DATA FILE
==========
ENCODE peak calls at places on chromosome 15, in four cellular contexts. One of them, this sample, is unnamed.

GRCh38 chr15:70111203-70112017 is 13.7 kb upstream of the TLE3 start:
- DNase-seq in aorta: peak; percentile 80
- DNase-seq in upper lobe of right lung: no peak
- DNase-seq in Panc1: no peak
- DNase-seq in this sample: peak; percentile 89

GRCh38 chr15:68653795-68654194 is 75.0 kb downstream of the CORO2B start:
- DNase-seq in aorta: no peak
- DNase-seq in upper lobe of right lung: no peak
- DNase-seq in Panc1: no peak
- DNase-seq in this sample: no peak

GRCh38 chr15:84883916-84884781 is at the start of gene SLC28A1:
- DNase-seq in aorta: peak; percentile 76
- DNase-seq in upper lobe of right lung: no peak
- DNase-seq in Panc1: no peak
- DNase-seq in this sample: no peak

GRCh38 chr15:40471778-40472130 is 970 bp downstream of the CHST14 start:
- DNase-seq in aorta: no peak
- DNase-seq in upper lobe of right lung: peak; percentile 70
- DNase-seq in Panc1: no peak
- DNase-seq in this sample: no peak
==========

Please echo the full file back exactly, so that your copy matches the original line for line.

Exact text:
ENCODE peak calls at places on chromosome 15, in four cellular contexts. One of them, this sample, is unnamed.

GRCh38 chr15:70111203-70112017 is 13.7 kb upstream of the TLE3 start:
- DNase-seq in aorta: peak; percentile 80
- DNase-seq in upper lobe of right lung: no peak
- DNase-seq in Panc1: no peak
- DNase-seq in this sample: peak; percentile 89

GRCh38 chr15:68653795-68654194 is 75.0 kb downstream of the CORO2B start:
- DNase-seq in aorta: no peak
- DNase-seq in upper lobe of right lung: no peak
- DNase-seq in Panc1: no peak
- DNase-seq in this sample: no peak

GRCh38 chr15:84883916-84884781 is at the start of gene SLC28A1:
- DNase-seq in aorta: peak; percentile 76
- DNase-seq in upper lobe of right lung: no peak
- DNase-seq in Panc1: no peak
- DNase-seq in this sample: no peak

GRCh38 chr15:40471778-40472130 is 970 bp downstream of the CHST14 start:
- DNase-seq in aorta: no peak
- DNase-seq in upper lobe of right lung: peak; percentile 70
- DNase-seq in Panc1: no peak
- DNase-seq in this sample: no peak